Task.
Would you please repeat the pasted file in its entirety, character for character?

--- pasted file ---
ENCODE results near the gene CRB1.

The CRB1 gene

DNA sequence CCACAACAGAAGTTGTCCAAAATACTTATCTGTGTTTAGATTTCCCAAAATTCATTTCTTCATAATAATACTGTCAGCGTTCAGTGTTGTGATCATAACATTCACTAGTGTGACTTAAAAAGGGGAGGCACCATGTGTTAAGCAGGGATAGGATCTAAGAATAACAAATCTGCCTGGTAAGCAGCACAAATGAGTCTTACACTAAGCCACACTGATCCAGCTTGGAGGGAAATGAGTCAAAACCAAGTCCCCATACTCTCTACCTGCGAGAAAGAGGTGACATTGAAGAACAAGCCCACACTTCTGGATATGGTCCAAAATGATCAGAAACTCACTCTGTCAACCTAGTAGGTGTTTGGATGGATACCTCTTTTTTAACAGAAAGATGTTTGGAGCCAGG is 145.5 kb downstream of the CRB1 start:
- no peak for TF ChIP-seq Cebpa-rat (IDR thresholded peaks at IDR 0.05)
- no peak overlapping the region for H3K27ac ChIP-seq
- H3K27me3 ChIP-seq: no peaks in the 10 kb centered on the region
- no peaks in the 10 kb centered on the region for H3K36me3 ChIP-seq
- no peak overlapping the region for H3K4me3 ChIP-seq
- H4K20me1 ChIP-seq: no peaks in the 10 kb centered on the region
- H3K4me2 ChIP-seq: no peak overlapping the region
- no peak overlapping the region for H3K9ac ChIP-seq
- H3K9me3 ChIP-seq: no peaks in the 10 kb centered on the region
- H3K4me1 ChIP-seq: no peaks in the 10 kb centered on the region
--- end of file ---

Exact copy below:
ENCODE results near the gene CRB1.

The CRB1 gene

DNA sequence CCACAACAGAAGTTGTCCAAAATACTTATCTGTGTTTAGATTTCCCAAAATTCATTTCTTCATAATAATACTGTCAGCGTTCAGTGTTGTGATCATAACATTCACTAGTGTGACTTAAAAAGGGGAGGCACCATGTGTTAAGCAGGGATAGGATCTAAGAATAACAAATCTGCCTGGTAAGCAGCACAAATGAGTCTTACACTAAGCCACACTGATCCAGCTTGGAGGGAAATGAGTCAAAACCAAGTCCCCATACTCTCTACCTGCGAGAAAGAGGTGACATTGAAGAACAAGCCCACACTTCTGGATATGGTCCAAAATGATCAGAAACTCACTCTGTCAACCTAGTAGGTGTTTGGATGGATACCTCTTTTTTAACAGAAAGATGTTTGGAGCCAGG is 145.5 kb downstream of the CRB1 start:
- no peak for TF ChIP-seq Cebpa-rat (IDR thresholded peaks at IDR 0.05)
- no peak overlapping the region for H3K27ac ChIP-seq
- H3K27me3 ChIP-seq: no peaks in the 10 kb centered on the region
- no peaks in the 10 kb centered on the region for H3K36me3 ChIP-seq
- no peak overlapping the region for H3K4me3 ChIP-seq
- H4K20me1 ChIP-seq: no peaks in the 10 kb centered on the region
- H3K4me2 ChIP-seq: no peak overlapping the region
- no peak overlapping the region for H3K9ac ChIP-seq
- H3K9me3 ChIP-seq: no peaks in the 10 kb centered on the region
- H3K4me1 ChIP-seq: no peaks in the 10 kb centered on the region